All those who witnessed her resistance in prison explain a harrowing scene of the arrival of Parvin Koohi: “She was tortured to the point that she was brought into the cell canopied in a blanket …”
Parvin Koohi is 56 years old. She comes from Shahr-e Kord, one of the most beautiful cities in Iran. She introduces herself as follows:
I was born and raised in a middle-class family in Shahr-e Kord. Of the seven siblings (3 sisters and 4 brothers) I am the eldest.
I was 16 when Iran was rewriting its own history through the anti-monarchical revolution. During that period of time reading and advocating for political groups was widespread among the youth and students.
It was through reading a piece regarding Mehdi Rezaii, that I became acquainted with the People’s Mojahedin Organization of Iran (PMOI/MEK). This relationship would only grow after I entered university in 1979 as I began my studies at the University of Isfahan.
Unfortunately, the period of revolution and freedom after the Shah’s dictatorship was short lived for the country and its citizens (including us students).
From the very beginning, Khomeini suppressed, arrested and implemented a ban on free political activity. It was for this reason why, shortly after the revolution, prisons and detention centers were filled with young Iranians. Like myself and my countless friends whose only real guilt was defending our own freedoms and rights.
Arrest and detention
Parvin Koohi went on to explain how she was arrested and imprisoned:
I still vividly remember when I was first arrested.
It was May 2, 1982. A Sunday afternoon. It was around 2.15 p.m. My hands in cuffs. In the back of an unmarked van. My mind racing.
I was 20 years old. Because of the information I had, I felt worried and scared.
In a short while, I was in Evin Prison. It was 2.30 p.m.
I was immediately taken to the basement of Evin Prison. The notorious IRGC ward 209.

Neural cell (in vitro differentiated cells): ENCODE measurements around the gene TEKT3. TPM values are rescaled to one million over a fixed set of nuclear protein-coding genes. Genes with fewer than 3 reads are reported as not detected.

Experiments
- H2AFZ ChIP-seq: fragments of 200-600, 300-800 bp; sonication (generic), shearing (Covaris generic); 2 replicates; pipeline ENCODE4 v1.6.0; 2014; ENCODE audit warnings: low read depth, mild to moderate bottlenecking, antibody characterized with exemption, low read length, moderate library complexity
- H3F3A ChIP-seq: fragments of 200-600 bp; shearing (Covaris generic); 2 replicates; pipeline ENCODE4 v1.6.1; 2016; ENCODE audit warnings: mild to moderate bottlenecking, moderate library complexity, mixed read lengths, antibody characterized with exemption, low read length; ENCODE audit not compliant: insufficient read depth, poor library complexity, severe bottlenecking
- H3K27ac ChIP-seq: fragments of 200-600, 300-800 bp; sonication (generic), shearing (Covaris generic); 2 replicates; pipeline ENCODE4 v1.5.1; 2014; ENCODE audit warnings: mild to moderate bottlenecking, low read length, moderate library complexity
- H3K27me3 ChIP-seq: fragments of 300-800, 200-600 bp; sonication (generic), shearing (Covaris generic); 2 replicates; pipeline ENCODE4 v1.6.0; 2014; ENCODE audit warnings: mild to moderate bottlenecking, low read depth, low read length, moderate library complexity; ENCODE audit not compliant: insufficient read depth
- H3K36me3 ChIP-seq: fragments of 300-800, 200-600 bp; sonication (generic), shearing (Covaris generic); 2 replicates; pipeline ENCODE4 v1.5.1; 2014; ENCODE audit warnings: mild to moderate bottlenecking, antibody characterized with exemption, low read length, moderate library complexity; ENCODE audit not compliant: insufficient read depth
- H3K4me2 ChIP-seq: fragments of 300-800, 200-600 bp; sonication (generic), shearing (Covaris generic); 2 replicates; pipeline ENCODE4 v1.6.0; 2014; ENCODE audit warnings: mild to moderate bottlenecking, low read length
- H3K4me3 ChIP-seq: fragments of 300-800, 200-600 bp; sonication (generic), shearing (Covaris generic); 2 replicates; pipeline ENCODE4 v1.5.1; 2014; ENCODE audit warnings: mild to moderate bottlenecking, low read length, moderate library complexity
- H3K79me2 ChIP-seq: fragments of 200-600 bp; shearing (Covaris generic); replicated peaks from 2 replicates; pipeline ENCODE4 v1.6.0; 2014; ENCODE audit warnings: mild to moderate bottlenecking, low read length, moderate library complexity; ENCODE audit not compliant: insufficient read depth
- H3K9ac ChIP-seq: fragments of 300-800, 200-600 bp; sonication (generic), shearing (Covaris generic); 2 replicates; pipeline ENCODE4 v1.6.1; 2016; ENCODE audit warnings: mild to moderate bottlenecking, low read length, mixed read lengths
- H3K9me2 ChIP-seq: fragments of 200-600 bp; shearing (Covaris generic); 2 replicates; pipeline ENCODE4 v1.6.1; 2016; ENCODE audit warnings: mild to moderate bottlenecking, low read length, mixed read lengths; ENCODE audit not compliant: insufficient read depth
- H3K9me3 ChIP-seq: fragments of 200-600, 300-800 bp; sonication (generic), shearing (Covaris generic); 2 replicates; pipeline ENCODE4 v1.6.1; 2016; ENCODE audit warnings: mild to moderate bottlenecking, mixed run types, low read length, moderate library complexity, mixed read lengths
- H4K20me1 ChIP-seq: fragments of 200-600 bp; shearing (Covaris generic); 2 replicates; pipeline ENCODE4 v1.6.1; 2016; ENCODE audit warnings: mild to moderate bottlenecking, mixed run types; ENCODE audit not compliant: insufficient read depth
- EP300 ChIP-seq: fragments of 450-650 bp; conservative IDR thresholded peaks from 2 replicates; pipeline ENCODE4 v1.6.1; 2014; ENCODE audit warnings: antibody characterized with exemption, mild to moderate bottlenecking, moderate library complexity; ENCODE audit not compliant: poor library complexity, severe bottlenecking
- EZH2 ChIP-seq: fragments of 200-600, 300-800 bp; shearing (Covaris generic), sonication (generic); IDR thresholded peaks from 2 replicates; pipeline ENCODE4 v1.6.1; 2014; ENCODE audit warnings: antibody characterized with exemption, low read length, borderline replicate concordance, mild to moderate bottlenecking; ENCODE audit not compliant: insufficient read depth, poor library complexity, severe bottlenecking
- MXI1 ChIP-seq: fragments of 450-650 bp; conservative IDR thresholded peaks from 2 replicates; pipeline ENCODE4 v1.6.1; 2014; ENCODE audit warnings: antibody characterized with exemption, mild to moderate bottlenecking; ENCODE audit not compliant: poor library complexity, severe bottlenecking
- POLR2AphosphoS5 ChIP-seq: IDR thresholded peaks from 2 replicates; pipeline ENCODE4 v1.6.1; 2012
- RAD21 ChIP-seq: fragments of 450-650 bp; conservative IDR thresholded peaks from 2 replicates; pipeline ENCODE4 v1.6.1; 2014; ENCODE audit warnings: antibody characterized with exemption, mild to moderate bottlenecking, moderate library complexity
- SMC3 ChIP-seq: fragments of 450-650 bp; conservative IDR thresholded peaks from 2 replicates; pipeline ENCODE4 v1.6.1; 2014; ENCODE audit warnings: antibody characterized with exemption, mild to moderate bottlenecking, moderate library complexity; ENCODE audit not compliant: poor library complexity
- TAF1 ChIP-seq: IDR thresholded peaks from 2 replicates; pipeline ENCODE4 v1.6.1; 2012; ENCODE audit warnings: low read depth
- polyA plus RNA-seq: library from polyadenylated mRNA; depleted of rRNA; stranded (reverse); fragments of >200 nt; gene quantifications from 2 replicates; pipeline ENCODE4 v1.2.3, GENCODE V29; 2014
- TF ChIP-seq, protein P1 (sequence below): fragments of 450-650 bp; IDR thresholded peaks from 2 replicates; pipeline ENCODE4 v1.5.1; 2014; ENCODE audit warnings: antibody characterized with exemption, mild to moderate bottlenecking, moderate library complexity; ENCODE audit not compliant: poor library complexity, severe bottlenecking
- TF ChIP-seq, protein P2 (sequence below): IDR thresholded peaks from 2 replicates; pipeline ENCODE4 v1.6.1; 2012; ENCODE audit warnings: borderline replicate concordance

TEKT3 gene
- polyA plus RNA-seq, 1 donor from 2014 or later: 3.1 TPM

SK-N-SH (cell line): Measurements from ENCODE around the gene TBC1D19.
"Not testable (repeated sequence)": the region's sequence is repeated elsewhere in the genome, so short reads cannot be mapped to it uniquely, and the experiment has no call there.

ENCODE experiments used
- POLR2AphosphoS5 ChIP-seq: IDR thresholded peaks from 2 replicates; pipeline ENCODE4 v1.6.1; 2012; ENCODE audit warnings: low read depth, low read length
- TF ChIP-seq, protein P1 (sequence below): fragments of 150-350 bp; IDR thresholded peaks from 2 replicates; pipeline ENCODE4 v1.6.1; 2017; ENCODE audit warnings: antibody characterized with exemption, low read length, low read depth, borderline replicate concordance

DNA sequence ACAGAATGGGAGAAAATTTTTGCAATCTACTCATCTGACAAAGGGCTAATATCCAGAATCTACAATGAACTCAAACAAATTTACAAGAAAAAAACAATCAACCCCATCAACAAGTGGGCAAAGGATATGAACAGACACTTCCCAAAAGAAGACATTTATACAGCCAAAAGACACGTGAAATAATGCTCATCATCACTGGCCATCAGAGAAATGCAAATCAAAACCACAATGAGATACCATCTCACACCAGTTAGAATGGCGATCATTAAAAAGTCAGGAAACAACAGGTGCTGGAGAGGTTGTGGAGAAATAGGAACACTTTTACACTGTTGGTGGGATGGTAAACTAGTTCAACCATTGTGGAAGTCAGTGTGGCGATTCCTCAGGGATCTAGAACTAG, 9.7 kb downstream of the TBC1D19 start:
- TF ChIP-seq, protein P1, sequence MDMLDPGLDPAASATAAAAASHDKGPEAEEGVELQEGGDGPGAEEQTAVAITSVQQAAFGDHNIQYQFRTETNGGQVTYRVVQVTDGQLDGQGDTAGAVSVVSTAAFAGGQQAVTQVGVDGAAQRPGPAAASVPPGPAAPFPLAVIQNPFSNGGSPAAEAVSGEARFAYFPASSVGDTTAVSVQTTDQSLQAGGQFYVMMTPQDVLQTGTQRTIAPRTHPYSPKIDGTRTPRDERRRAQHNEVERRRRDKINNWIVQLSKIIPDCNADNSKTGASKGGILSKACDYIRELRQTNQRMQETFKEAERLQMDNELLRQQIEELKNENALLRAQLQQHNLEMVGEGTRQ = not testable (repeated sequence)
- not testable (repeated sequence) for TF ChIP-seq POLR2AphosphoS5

The interrogation began immediately and I was viciously tortured.
The torturers wanted my information. And I was determined to withhold it.
I am not sure how to describe those moments. Those scenes. Words seem to fall short as they always do while looking back.
Perhaps all I can say is that it was a struggle.
I had to choose between giving up and standing firm, between my cause and the enemy…
The only asset I held on to under torture was my pledge to remain loyal to my people and to my organization.
Pain is a feeling all human beings are very well familiar with.
An incessant, pulsating, pain that seemed to just go on without pause as the lashes of the cable came down on my back, feet and all over my body.
I needed a strong belief in my cause to overcome the suffering that was engulfing me. Trying to break me. Tear me down.
The brutal blow of cables. The relentless punches, kicks landing one after another. Over and over again.
If you were to ask me what I do remember most from all of that, it would have to be that, after all of that time, after all the sweat and blood, after the hours of torture and bodily blows they were not able to get a single word from my mouth.
They were tired, helpless and utterly frustrated. So much so I was released from their hands and sent to the ward.
It was in that moment, as my body ached and bled, I felt a strange sense of reassurance within myself. A confidence that began creeping ever so slowly within me. Over me.